They look at the flags of St George being carried by football supporters or flying from windows and cars and, because they inhabit a cosy gated community of the mind, have no way of telling where an expression of national identity ends and bigotry begins. As a result they fall back on the knee jerk reaction of seeing every flag as being attached to a bigot.

While it would be naive not to recognise the way the far right has appropriated the flag ordinary people who are often far less prejudiced that the metropolitan who write for broad sheet papers have done much to wrest it back from the thugs in recent years. Putting out more flags though is only a baby step towards defining what it really means to be English at the dawn of the twenty first century.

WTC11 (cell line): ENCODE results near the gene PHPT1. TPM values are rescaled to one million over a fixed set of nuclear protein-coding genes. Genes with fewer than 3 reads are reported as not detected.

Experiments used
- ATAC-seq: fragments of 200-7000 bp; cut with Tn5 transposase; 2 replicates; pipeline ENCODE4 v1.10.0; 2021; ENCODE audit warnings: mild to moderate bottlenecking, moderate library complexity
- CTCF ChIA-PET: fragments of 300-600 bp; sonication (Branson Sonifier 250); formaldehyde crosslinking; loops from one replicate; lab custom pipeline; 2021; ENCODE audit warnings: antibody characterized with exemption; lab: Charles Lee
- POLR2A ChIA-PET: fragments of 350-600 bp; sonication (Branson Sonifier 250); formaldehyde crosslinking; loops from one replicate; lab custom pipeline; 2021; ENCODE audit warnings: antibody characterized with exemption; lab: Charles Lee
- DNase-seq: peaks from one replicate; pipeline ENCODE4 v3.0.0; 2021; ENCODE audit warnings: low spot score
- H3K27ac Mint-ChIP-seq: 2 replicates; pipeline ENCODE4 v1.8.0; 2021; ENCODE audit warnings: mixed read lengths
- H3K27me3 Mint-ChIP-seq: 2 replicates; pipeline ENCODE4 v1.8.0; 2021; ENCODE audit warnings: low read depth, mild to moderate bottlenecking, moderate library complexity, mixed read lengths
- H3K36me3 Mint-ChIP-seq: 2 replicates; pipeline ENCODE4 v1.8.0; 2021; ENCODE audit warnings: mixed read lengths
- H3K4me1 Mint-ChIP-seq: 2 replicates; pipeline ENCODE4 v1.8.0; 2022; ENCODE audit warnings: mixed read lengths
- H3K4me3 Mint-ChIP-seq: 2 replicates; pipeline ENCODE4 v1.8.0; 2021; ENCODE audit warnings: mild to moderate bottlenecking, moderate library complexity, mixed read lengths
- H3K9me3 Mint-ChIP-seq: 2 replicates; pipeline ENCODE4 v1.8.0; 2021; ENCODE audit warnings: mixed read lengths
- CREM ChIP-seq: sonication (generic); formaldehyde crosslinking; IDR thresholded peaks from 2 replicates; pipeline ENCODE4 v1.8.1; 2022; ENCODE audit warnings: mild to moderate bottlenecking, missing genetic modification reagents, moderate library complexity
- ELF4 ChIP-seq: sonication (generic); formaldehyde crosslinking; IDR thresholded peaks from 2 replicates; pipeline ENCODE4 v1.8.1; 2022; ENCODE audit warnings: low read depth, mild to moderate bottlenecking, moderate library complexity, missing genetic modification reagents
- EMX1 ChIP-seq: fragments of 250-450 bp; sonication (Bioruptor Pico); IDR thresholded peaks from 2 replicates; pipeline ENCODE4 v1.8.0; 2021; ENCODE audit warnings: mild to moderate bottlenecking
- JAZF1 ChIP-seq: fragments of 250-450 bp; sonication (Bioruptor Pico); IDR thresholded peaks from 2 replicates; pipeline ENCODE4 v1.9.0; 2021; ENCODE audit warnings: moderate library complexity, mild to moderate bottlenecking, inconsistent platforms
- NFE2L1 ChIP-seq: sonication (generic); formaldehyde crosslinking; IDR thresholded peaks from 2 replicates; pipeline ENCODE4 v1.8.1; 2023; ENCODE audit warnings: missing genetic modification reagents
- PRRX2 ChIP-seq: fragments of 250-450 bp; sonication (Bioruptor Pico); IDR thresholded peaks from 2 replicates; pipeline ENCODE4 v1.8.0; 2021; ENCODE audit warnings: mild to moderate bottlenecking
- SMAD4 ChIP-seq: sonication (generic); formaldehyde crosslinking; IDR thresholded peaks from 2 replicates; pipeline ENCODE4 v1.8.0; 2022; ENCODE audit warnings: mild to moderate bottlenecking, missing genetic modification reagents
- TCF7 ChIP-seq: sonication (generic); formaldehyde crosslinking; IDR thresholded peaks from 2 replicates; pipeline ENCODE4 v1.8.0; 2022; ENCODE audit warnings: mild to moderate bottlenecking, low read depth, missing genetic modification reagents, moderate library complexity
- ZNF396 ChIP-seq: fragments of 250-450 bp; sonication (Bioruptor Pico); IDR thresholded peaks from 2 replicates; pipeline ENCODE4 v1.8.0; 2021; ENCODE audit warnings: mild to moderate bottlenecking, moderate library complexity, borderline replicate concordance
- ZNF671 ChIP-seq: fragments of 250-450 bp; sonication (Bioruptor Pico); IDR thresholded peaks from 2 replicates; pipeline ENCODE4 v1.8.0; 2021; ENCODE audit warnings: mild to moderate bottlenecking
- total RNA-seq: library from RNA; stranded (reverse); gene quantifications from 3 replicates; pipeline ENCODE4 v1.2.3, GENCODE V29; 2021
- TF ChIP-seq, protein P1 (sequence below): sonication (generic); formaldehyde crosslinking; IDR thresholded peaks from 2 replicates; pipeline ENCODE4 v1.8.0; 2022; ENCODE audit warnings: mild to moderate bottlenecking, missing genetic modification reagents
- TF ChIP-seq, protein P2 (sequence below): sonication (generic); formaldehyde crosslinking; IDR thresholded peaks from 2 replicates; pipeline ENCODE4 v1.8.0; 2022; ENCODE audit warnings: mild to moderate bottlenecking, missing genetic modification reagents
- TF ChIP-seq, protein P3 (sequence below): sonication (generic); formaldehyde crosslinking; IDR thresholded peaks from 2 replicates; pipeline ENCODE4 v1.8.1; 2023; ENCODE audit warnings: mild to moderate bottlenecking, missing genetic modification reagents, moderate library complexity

To do that we have to recognise that real patriotism is reflective rather than reactive, meaning understanding what unites us instead of just what makes us different from everyone else. At a time when looming public spending cuts could further fracture our atomised society achieving that may prove to be a more important prize than winning the world cup.

Saturday, 12 June 2010

Britain’s got money worries.

Last Saturday a gymnastics troupe called ‘Spellbound’ won ‘Britain’s Got Talent’ and are no doubt going to follow in the footsteps of last year’s winner ‘Diversity’ by achieving if not world domination then a lucrative tour of provincial theatres.